Running for Re-election Virtually Unopposed, Ferguson’s Oso Scandal May Not Leave a Mark

His office was found liable in the destruction of documents that may have helped Oso victims prove their case against the state.

OLYMPIA — Attorney General Bob Ferguson’s latest newsletter of legal wins and political initiatives arrived by email last week.

This edition of The Ferguson File recapped September, in which he called for a ban on the sale of assault weapons, secured free hygiene products for victims of domestic violence with a consumer fraud case settlement and asked the U.S. Supreme Court to hear a sex trafficking suit against Backpage.com

But the compendium didn’t mention another pretty big story for his office — and maybe his political career — occupying the legal spotlight in September before concluding earlier this month.

It involved the systematic destruction of documents by the state’s expert witnesses ahead of a civil trial over the 2014 Oso mudslide. State attorneys knew about it and didn’t stop it.

On Oct. 4, a week before the trial’s scheduled start, King County Superior Court Judge Roger Rogoff ruled the Attorney General’s Office would be sanctioned for the actions. In his order, he wrote the state “displayed a degree of institutional arrogance” and at least one of Ferguson’s crew encouraged the experts to destroy the emails.

Six days later, on the eve of opening arguments, lawyers for the state and plaintiffs — survivors and family members of the 43 people killed in the mudslide — settled with the state for $50 million.

Ferguson in September publicly took responsibility for the document destruction, and vowed to figure out how it occurred.

This case exposed one of the most egregious mistakes by the Attorney General’s Office and the settlement will rank as one of the highest payouts by the state.

Should Ferguson attempt to advance in his political career — he’s mentioned as a possible Democratic contender for governor in 2020 — it could cost him support with voters.

He’s on the ballot this year, too. He’s seeking re-election. This situation might have emerged as a campaign issue if Ferguson faced an aggressive well-funded Republican opponent like Reagan Dunn in 2012.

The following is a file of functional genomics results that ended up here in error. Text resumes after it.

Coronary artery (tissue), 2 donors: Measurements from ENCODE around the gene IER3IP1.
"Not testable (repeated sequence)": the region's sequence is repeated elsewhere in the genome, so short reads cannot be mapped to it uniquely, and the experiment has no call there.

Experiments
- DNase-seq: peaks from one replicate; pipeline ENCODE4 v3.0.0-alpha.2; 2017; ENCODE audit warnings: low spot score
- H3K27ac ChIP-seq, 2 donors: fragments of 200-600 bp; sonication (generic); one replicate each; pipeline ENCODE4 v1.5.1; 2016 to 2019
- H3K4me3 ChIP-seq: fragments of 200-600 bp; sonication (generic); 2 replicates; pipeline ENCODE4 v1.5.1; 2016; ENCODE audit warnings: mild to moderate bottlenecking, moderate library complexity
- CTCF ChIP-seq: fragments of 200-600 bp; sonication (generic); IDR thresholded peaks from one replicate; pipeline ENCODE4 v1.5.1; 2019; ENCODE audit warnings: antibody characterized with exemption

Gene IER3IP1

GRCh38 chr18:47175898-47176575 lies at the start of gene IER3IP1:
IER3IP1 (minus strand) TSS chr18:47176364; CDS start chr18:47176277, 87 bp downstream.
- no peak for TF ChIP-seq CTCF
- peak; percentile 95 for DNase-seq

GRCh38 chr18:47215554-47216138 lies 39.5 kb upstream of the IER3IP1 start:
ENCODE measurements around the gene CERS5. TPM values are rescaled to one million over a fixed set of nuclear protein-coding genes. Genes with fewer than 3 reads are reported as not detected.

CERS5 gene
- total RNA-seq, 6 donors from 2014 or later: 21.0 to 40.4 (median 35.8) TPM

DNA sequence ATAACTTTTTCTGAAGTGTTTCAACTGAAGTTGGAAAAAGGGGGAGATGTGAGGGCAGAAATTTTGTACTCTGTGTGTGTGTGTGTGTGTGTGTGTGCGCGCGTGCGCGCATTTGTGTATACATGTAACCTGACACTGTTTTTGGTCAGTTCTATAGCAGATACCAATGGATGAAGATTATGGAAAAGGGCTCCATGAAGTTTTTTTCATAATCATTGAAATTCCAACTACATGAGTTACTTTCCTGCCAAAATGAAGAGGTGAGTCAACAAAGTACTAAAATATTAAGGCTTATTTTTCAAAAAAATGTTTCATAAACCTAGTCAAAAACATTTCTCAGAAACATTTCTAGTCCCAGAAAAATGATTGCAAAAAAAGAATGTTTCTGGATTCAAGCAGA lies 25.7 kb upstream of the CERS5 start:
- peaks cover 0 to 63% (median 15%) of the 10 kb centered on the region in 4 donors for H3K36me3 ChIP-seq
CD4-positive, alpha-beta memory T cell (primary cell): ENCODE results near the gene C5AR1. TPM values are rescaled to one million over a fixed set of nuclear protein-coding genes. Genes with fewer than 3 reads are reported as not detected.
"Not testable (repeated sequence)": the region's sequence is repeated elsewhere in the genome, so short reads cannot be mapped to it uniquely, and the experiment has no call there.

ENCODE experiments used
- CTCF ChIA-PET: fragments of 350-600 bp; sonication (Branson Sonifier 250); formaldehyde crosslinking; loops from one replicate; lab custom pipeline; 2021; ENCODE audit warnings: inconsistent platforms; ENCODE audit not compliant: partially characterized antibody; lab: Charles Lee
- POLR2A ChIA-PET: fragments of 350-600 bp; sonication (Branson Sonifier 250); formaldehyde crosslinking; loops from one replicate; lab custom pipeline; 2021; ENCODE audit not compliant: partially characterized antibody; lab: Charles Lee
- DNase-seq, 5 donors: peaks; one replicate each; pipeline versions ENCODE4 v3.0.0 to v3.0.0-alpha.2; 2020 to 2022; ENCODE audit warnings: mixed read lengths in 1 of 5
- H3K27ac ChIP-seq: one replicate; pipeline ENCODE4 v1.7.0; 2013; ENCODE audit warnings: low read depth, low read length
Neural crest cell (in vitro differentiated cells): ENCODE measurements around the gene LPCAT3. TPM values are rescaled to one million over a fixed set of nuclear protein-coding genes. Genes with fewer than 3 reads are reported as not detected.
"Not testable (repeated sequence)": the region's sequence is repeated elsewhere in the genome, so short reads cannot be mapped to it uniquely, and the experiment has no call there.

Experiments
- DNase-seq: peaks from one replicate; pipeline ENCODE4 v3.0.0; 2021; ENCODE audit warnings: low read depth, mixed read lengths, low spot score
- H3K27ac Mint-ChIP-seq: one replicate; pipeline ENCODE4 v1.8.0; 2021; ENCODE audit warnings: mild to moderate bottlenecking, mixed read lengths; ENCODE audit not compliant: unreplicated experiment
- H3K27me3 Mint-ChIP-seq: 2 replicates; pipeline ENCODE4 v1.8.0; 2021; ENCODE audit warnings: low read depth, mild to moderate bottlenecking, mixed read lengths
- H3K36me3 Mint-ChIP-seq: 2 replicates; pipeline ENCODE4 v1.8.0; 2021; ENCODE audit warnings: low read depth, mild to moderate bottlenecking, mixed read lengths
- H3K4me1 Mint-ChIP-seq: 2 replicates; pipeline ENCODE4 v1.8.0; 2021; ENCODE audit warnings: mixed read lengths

He’s not. He’s facing Arlington attorney Joshua Trumbull, a sincere, well-spoken yet vastly under capitalized candidate. Trumbull is making history as the first Libertarian running for a statewide office to get on a general election ballot since Washington switched to the top two primary in 2008.

Trumbull, born and raised in Snohomish, said what transpired in the Oso case exposed a need to shore up the ethical foundation of the Attorney General’s office. In mid-September, he told The Everett Herald’s Editorial Board that Ferguson should immediately sideline, if not fire, the attorneys who didn’t stop the deletion of emails from occurring. Ferguson didn’t.

And Trumbull said he knew of the survivors’ pain and disappointment because his Arlington office is in the same building where they came to give depositions in advance of the trial.

“People had faith in the system, They trusted the rules would be followed,” he said. “They’re crushed.”

Ferguson, in the same editorial board meeting, didn’t skirt the issue.

“It clearly was not right,” he said. “We know that. There will be a full accounting of what happened and why.”

Maybe the results will make it into next month’s Ferguson File.

Political reporter Jerry Cornfield’s blog, The Petri Dish, is at www.heraldnet.com. Contact him at 360-352-8623; jcornfield@heraldnet.com and on Twitter at @dospueblos.

More in News & Comment

The Seattle Coalition for Affordability, Livability and Equity filed an appeal to the Seattle Hearing Examiner on Monday evening. Photo by Melissa Hellmann
Seattle Coalition Appeals Zoning Changes

The 26-group coalition filed an appeal against proposed upzoning that aims to increase housing affordability.

Jenny Durkan Sworn in as Mayor of Seattle

The city’s first female mayor in over a century began her first shift on a citywide tour.

Mastermind of State’s Biggest Ponzi Scheme Escapes From Prison

Frederick Darren Berg had been indicted for fraud in 2012.

Facing Cuts From City, Homeless Service Providers Request a Reprieve

Funding would be cut for at least 300 shelter beds in Seattle, as well as hygiene and support services.

What Has Changed in the Year Since the Passage of Seattle’s Hotel Worker Law?

According to hotel housekeepers on The Westin’s night shift, not much.

Activists and Politicians Rally for Stronger Tenant Protections

During the event, State Representative Nicole Macri announced that she will be introducing legislation to repeal a statewide ban on rent control.

Photo by Frank Kovalchek/Wikimedia
Reports of Assault in the Air Could Be Taking Off

As Randi Zuckerberg accuses Alaska Airlines of inaction, one Seattleite collects accounts of a problem she expects to become more prevalent.

The hummus comes one of five ways. Photo by Nicole Sprinkle
A New Hummus Bar on Capitol Hill Delivers Unexpected Brilliance

A lively atmosphere and fantastic food make Aviv a delectable destination.

Most Read